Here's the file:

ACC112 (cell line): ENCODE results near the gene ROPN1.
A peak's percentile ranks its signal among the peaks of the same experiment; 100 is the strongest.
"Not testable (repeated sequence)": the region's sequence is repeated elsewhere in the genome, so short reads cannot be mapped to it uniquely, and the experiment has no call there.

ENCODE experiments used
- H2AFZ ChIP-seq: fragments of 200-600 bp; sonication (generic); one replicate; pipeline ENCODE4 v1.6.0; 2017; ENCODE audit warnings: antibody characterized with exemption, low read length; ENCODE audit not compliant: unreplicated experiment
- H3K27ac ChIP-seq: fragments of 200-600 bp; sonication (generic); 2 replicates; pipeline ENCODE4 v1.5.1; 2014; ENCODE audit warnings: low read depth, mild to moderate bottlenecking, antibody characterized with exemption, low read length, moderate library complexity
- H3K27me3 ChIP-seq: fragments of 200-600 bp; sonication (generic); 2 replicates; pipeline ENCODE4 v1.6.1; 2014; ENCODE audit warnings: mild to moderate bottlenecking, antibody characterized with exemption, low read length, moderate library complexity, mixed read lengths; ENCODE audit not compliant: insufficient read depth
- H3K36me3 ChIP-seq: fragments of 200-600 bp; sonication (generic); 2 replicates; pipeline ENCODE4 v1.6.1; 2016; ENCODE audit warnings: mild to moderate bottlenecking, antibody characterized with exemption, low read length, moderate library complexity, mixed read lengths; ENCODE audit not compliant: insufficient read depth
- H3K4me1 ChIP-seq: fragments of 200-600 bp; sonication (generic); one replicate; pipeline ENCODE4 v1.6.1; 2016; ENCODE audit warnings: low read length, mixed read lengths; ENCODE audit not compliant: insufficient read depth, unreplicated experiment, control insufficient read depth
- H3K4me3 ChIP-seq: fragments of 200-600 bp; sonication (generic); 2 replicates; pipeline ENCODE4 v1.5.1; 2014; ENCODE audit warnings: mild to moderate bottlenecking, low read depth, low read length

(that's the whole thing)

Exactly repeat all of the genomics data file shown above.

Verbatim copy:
ACC112 (cell line): ENCODE results near the gene ROPN1.
A peak's percentile ranks its signal among the peaks of the same experiment; 100 is the strongest.
"Not testable (repeated sequence)": the region's sequence is repeated elsewhere in the genome, so short reads cannot be mapped to it uniquely, and the experiment has no call there.

ENCODE experiments used
- H2AFZ ChIP-seq: fragments of 200-600 bp; sonication (generic); one replicate; pipeline ENCODE4 v1.6.0; 2017; ENCODE audit warnings: antibody characterized with exemption, low read length; ENCODE audit not compliant: unreplicated experiment
- H3K27ac ChIP-seq: fragments of 200-600 bp; sonication (generic); 2 replicates; pipeline ENCODE4 v1.5.1; 2014; ENCODE audit warnings: low read depth, mild to moderate bottlenecking, antibody characterized with exemption, low read length, moderate library complexity
- H3K27me3 ChIP-seq: fragments of 200-600 bp; sonication (generic); 2 replicates; pipeline ENCODE4 v1.6.1; 2014; ENCODE audit warnings: mild to moderate bottlenecking, antibody characterized with exemption, low read length, moderate library complexity, mixed read lengths; ENCODE audit not compliant: insufficient read depth
- H3K36me3 ChIP-seq: fragments of 200-600 bp; sonication (generic); 2 replicates; pipeline ENCODE4 v1.6.1; 2016; ENCODE audit warnings: mild to moderate bottlenecking, antibody characterized with exemption, low read length, moderate library complexity, mixed read lengths; ENCODE audit not compliant: insufficient read depth
- H3K4me1 ChIP-seq: fragments of 200-600 bp; sonication (generic); one replicate; pipeline ENCODE4 v1.6.1; 2016; ENCODE audit warnings: low read length, mixed read lengths; ENCODE audit not compliant: insufficient read depth, unreplicated experiment, control insufficient read depth
- H3K4me3 ChIP-seq: fragments of 200-600 bp; sonication (generic); 2 replicates; pipeline ENCODE4 v1.5.1; 2014; ENCODE audit warnings: mild to moderate bottlenecking, low read depth, low read length